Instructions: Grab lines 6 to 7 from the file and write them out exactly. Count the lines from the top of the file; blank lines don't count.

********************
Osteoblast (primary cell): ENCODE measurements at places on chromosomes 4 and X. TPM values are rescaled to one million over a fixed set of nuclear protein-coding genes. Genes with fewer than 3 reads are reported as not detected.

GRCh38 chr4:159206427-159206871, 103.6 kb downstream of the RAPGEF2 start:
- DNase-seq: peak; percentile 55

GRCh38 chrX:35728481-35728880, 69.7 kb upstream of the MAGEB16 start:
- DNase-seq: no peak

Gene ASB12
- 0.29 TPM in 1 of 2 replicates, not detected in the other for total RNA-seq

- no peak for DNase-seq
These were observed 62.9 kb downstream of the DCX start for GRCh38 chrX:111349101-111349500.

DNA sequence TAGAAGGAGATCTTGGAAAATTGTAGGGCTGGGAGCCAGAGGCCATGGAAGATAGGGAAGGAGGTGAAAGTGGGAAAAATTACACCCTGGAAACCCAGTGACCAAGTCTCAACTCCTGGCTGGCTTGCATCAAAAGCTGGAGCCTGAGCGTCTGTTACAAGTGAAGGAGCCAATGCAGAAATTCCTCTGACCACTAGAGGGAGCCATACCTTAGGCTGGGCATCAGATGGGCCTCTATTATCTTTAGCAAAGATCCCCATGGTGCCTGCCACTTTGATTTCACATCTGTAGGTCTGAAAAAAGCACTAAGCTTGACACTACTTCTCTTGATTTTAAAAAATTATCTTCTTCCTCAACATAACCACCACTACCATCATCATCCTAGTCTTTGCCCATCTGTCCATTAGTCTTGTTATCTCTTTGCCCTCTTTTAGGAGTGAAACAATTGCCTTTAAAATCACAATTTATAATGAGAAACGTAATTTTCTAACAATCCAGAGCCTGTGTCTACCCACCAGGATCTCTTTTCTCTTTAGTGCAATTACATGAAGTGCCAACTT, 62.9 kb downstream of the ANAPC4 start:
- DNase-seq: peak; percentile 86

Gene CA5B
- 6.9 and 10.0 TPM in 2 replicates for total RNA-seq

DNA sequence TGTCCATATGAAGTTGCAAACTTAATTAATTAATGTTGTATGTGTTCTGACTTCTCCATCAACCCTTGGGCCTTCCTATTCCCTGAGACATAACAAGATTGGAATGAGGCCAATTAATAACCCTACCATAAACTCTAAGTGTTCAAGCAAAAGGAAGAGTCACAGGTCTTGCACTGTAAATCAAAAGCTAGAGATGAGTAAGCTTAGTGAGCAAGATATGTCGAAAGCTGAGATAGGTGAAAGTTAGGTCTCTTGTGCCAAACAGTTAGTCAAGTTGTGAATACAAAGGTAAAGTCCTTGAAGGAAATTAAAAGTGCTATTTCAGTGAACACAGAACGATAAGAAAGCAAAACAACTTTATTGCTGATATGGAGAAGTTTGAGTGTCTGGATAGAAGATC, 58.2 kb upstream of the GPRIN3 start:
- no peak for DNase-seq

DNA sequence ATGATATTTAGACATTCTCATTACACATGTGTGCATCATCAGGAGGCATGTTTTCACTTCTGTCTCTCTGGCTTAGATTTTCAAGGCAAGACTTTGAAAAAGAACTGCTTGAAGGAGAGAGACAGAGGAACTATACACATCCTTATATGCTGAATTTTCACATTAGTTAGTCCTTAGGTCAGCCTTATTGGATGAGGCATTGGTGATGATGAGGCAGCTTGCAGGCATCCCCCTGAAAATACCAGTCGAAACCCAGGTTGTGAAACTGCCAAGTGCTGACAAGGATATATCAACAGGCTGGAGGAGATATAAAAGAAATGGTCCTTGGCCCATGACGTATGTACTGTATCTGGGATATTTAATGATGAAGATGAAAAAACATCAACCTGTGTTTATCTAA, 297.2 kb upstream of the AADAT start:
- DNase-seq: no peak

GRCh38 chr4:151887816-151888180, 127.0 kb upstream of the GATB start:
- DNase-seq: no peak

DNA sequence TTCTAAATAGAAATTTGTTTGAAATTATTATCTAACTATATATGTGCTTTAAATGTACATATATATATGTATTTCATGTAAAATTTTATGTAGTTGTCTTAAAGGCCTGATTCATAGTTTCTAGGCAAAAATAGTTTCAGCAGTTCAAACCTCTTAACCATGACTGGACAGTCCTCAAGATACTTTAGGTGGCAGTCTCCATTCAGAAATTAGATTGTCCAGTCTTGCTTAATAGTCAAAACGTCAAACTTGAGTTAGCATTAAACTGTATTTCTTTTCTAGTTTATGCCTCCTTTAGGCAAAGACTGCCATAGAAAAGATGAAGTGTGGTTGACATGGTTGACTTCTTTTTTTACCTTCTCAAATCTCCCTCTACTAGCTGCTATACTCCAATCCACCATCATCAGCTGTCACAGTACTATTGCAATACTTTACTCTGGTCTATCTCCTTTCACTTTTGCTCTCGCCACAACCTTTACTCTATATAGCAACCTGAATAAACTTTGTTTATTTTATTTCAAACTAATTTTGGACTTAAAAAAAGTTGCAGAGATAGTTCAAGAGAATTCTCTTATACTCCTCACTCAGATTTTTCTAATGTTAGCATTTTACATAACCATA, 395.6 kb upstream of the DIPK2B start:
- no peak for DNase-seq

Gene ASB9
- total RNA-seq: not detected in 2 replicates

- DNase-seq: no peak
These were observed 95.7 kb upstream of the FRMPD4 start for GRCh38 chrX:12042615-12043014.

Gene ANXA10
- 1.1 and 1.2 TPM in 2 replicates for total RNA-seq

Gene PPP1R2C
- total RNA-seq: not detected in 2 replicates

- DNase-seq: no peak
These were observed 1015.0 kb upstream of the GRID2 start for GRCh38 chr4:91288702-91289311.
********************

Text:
Gene ASB12
- 0.29 TPM in 1 of 2 replicates, not detected in the other for total RNA-seq